RED, the random-early-drop QDISC as leaky-bucket

2019 March 12
by Daniel Lakeland

The RED qdisc, which is available in Linux to control network traffic is mostly not used these days in favor of things like codel and fq_codel. Originally it was designed to give feedback to TCP streams by dropping packets randomly before hitting a hard tail-drop, as a way to get the TCP streams to throttle back.

Today, the place where it might get used more often is something like a core router at an ISP because it doesn’t require much computation and can maybe handle things like 40Gbps or 100Gbps ethernet.

But I recently had some discussions that led me to think it might have a use in certain circumstances where it wasn’t traditionally in use. The particular use I’m considering is for UDP streams carrying realtime traffic. For example, game or phone traffic where a small packet is sent every 10 or 20 ms or so to update the state of the game or provide the next piece of audio data.

Now, if you set up GAMEBW to contain the bandwidth allocated in kbps for your total game traffic, and you assume typical packets are about 220 bytes (as estimated by example data I collected) you can set up a RED queue as follows:

tc qdisc add dev ${DEV} parent 1:20 handle 20: red limit $(($GAMEBW * 70 /8)) min $(($GAMEBW * 20/8)) max $(($GAMEBW * 50/8)) avpkt 220 burst $(($GAMEBW *30/8 / 220)) probability 1.0 bandwidth ${GAMEBW}kbit harddrop


Here the magic numbers 20, 50, 30, etc refer to the time in milliseconds that it would take at GAMEBW to send the data in the queue so far. min at 20ms means that the RED queue acts like a bfifo for the first 20ms worth of data… assuming that this is a leaf qdisc for some bandwidth limiting qdisc, we assume that enough bandwidth is available to ensure that this level of queue rarely occurs. But if there’s a burst of traffic for some reason, we might start queuing past a 20ms queue, and then we have some probability to drop packets… which rises at 20ms from 0 linearly up to 100% (probability 1.0) once we hit 50ms of queue (we set limit at 70ms just in case).

If we start to exceed our allotted bandwidth for a while, we build up a queue, but we want to ensure that this queue doesn’t build up past some point, in our case 50ms worth of data. If we have 1.5 times the bandwidth allowed coming in, we’ll build up to a steady state where 1-1/1.5 = 33% of the packets are dropped, which occurs at 20+(50-20)*.33 = 30ms of queue length.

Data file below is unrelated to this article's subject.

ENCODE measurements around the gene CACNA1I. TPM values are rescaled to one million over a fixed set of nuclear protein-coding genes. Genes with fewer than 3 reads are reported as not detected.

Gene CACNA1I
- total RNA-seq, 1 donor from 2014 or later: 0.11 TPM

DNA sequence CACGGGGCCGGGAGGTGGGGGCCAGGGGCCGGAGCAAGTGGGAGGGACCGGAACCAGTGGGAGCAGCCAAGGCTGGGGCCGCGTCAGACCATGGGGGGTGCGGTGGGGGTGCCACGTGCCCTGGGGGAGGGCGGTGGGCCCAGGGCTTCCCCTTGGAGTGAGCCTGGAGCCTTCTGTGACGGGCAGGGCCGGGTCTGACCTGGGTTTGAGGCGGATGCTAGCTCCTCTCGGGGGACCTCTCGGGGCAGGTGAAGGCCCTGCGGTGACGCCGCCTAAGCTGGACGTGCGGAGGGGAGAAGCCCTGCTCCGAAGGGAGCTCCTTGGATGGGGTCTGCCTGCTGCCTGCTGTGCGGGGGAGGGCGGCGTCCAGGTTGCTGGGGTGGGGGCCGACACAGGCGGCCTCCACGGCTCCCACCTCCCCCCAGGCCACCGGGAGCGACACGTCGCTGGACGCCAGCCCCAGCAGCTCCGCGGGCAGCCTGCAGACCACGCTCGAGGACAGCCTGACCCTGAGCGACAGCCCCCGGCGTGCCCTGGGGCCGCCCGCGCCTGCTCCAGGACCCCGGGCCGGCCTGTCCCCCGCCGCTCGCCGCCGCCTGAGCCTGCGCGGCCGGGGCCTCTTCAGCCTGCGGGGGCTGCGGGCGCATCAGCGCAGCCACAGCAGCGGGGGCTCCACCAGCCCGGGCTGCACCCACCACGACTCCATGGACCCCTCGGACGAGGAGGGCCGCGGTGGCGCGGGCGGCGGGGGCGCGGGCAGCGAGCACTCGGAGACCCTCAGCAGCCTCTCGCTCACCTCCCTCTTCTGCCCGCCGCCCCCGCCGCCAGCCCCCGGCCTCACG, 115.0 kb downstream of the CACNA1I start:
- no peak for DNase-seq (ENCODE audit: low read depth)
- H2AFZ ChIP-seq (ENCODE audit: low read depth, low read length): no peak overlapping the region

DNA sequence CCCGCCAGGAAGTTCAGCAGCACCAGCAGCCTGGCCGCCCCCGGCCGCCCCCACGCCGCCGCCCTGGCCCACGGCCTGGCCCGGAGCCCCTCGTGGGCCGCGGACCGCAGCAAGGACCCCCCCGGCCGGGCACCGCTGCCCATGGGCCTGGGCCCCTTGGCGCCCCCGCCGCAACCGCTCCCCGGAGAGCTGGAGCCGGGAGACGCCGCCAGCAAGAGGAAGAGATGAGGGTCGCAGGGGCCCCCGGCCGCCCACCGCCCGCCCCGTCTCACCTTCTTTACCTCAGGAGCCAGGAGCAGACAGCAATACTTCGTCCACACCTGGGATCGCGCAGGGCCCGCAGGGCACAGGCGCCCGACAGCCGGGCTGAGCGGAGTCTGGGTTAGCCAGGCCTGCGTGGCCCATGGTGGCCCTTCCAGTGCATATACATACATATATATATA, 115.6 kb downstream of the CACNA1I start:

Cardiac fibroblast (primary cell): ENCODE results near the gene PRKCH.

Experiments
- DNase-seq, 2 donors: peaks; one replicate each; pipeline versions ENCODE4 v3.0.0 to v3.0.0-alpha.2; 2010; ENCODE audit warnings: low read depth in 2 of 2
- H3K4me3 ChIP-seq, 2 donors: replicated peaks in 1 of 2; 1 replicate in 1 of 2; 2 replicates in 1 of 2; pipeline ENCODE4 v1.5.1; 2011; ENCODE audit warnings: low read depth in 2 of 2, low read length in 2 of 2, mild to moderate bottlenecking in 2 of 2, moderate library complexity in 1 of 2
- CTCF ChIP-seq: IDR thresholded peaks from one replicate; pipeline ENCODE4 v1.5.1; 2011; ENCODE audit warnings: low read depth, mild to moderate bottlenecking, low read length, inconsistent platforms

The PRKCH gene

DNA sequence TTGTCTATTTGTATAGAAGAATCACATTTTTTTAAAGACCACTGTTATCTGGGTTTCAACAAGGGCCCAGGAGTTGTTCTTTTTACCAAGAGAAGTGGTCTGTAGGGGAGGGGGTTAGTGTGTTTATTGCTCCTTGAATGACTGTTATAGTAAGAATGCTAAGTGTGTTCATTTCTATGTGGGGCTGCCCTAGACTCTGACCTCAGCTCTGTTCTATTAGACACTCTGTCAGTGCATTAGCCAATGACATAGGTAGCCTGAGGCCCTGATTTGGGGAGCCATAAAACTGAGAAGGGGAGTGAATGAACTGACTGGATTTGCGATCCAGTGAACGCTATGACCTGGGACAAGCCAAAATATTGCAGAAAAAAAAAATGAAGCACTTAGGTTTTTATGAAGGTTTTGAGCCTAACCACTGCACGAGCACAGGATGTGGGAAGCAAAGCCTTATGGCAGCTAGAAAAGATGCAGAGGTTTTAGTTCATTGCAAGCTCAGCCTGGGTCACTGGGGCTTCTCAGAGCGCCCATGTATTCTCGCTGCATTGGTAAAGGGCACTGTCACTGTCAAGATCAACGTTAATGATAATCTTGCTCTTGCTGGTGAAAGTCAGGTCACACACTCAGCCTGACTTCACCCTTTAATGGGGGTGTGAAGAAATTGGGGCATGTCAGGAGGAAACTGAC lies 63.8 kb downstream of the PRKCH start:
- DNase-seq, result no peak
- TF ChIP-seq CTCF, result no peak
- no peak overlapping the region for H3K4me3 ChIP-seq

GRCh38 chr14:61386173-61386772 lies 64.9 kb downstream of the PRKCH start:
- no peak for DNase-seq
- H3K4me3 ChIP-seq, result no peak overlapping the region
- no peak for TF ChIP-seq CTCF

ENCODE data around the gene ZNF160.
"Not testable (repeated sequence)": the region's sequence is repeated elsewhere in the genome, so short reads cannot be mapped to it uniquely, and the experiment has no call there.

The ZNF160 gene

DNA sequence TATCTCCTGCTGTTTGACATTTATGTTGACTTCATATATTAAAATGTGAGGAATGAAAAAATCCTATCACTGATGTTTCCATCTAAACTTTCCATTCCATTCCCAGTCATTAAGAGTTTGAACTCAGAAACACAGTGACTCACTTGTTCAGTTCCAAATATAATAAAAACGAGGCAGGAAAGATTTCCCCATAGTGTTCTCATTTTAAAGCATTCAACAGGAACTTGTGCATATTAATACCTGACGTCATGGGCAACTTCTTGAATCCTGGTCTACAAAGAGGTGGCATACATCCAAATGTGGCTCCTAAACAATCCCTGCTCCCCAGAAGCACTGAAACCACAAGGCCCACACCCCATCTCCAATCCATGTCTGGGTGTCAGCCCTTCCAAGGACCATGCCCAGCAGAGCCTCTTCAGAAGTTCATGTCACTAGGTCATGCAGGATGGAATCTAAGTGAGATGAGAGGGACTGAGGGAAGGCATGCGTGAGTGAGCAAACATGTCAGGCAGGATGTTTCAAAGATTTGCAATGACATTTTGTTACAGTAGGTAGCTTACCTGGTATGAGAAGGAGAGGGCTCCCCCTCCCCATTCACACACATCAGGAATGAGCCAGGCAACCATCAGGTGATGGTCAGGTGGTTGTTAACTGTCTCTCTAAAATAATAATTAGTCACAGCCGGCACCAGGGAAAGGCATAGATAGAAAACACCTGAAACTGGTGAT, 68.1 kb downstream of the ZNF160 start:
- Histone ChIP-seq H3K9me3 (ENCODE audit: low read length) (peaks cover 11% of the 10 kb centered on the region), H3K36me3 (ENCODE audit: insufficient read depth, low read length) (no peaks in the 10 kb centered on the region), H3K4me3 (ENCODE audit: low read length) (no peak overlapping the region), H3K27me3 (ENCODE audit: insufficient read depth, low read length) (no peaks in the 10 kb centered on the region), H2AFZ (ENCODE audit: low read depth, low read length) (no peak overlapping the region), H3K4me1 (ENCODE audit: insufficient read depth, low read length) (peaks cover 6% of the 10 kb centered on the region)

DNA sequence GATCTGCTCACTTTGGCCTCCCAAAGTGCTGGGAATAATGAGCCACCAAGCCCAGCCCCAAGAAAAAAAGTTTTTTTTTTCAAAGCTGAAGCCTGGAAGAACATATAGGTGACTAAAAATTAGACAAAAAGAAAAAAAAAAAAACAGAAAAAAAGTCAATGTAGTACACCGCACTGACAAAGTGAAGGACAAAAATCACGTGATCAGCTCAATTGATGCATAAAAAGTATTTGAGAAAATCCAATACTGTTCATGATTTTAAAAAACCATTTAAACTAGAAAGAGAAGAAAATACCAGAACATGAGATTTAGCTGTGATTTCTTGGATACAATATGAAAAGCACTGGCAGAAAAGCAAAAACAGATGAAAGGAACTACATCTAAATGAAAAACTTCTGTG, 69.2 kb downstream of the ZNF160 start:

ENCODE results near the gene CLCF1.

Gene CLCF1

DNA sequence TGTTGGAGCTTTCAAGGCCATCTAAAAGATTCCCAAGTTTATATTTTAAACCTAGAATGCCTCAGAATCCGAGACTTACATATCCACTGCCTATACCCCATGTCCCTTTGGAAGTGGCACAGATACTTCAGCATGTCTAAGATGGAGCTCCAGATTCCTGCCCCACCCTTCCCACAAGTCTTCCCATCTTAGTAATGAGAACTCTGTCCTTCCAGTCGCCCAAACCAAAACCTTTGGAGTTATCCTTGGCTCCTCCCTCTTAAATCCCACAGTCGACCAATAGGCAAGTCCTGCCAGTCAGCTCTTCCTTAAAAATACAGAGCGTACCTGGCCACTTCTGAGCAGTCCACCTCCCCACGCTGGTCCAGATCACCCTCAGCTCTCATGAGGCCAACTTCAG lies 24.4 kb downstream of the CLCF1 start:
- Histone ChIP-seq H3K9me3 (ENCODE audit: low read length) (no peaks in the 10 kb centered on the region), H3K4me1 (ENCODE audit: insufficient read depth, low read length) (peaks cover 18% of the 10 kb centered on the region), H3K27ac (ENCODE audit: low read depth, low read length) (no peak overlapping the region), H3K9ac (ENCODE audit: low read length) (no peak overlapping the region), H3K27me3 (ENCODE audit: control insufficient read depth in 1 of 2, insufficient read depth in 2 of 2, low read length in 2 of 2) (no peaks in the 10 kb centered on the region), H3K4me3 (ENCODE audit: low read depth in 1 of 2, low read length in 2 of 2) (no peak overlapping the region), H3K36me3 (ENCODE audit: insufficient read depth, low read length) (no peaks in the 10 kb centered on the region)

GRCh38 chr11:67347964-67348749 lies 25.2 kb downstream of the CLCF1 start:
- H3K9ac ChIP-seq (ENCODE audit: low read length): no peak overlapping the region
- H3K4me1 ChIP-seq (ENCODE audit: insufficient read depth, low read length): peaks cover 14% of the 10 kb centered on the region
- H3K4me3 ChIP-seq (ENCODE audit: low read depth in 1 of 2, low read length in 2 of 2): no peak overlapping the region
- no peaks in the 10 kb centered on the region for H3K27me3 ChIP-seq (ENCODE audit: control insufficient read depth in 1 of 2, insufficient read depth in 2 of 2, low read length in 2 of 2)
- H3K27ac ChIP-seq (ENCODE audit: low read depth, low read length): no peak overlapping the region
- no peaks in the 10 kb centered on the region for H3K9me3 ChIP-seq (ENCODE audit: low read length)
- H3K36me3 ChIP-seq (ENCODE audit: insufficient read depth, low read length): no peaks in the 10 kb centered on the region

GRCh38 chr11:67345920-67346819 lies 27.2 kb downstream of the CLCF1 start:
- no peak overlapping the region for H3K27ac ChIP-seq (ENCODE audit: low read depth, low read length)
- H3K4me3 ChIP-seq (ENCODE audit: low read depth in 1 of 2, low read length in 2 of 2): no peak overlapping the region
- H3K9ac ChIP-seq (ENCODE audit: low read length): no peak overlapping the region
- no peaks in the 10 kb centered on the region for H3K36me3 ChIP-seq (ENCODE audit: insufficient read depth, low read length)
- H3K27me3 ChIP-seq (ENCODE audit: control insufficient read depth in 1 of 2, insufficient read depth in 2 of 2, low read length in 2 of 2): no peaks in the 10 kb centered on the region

If a burst of packets lasts for a while, we either need to buffer it and hope that later it will go away, in which case our delay grows without bound until the burst stops… (bufferbloat!) or drop some of the packets and make sure that what goes out is no more than the max bandwidth and try to keep the delay low at the expense of sending only some of the packets.

The RED queue linearly interpolates between 0% drop at min, and 100% drop at max, so that no matter what the incoming over-bandwidth rate is, the delay stays below 50ms in this case.

RED is like a “soft tailed” bfifo, and although the TCP exponentially backs off when there’s a little droppage… UDP does no such thing, and so the recommendations in the RED manual page don’t really apply here… we want to get up to 100% droppage at our maximum allowable delay level, whereas the RED manual page assumes something like just 1-2% droppage, because TCP will dramatically reduce its bandwidth usage when it detects drops.

You can think of a model of the RED queue as a bucket with a small hole in the bottom, connected to a pipe, and a large hole in the side that dumps water on the ground. Water pours into the top of the bucket, and goes out the bottom. If we pour a little faster, we can build up a queue of water waiting to go down the pipe… up to 20ms of delay and the bucket doesn’t leak on the ground…. As we pour even faster… the hole in the side pours some of the water out on the ground (drops packets). Depending on how fast we pour, the height of the water increases, and the side hole dumps water faster… Eventually the water reaches the top of the bucket and 100% of the excess dumps onto the ground. That’s basically what’s going on. When we turn off the tap… no more than 80ms later we’ve got an empty bucket.

2 Responses leave one →
  1. hisham permalink
    March 12, 2019

    Nicely written!
    Anyway i’m the person who contributed in this test and provided the data.
    i hope we can write another post about advanced HFSC !

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